Karsten Schneider, Robin W. Baird, Steve Dawson, Ingrid Visser and Simon Childerhouse

Marine Mammal Science 14:316-324. 1998. Download Adobe PDF copy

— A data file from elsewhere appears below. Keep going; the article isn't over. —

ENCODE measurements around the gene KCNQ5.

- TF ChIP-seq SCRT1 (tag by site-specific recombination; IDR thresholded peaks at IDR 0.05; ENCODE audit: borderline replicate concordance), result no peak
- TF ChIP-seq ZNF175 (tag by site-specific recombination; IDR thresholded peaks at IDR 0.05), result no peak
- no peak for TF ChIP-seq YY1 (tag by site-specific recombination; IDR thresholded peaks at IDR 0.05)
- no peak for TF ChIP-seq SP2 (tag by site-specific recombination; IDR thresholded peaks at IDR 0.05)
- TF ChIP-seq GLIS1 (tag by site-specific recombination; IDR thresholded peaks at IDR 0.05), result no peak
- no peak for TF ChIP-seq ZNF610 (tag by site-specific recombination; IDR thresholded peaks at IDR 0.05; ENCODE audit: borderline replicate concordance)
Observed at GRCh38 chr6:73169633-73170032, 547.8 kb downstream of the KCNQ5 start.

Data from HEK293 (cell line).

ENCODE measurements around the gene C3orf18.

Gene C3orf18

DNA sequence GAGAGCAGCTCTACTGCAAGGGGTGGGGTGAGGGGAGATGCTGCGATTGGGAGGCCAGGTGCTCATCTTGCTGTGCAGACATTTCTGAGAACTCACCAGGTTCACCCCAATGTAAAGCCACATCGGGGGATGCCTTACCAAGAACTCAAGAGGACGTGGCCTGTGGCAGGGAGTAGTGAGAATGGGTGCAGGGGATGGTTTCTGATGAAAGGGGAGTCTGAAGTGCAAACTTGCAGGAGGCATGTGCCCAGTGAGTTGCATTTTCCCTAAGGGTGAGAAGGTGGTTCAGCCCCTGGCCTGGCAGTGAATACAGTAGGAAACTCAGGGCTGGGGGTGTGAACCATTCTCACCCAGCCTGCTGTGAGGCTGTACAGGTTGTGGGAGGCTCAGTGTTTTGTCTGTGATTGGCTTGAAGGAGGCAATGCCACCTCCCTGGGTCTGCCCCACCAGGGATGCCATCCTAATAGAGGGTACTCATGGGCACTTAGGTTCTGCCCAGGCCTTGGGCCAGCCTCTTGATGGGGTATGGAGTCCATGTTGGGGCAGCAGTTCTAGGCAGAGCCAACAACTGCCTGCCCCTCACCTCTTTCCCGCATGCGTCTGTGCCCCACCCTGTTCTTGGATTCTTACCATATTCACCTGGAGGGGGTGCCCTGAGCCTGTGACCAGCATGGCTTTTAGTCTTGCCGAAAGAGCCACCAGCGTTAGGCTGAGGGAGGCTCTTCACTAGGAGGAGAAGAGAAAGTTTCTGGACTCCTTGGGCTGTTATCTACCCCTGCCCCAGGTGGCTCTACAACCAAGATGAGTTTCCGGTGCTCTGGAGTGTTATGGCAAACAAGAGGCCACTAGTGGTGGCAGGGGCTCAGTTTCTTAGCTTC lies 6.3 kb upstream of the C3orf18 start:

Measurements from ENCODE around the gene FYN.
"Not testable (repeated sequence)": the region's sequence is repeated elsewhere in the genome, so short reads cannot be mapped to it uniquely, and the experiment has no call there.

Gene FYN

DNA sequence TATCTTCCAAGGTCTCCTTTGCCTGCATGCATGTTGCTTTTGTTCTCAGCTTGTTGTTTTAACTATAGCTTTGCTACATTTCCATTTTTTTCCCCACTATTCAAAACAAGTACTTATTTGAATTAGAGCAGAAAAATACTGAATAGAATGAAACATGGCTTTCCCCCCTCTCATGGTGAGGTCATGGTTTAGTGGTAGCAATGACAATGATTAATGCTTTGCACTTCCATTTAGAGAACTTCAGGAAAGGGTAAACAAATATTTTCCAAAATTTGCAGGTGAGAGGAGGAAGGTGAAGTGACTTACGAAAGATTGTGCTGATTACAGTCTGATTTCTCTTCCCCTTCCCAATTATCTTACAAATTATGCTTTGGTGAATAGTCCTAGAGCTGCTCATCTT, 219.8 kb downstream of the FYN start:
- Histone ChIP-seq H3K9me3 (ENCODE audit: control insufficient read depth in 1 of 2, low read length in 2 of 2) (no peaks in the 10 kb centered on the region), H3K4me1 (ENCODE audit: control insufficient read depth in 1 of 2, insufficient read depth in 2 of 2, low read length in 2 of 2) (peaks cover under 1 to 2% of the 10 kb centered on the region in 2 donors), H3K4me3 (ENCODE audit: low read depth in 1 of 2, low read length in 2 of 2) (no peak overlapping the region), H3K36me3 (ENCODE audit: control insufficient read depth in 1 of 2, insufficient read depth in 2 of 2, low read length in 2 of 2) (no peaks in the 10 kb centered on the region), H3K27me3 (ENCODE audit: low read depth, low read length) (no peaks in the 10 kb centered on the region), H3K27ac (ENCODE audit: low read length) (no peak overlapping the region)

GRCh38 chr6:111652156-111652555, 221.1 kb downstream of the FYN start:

In order to study the diving behaviour of bottlenose dolphins in Doubtful Sound, New Zealand, the authors attempted to tag bowriding dolphins with a suction-cup attached time-depth recorder/VHF radio tag. The note describes the immediate reactions of both tagged individuals and other dolphins within the same group, as well as the behaviour of the dolphins when they were encountered on subsequent days. A total of 17 tagging attempts were made between 24 and 29 October 1995. The tag contacted a dolphin in 10 cases, and remained attached for > 10 seconds in five of these. In each of the five cases in which the tag contacted and stuck, the tagged animal immediately began a bout of high-energy behaviours, apparently to dislodge the tag. Tags remained attached on these dolphins for periods of about 10 seconds to about three minutes. Group speed and the number of leaps in the group increased in 5/5 and 4/5 of these cases, respectively. In general, reaction intensity decreased in the order: successful attachments > unsuccessful attachments > misses. Within several days of initiating tagging attempts, the frequency of bowriding behaviour in the population decreased, and slowly returned to "normal" over the next two months. Based on both the reactions exhibited by individual dolphins and those in the surrounding group, and on the inability of the suction-cup tag to remain attached during leaps and high speed swimming, the authors suggest that suction-cup tagging of this population of bottlenose dolphins is not feasible. Reactions of bottlenose dolphins were substantially greater than have been observed for similar studies using these tags on killer whales and Dall's porpoise. Return to homepage of Robin W. Baird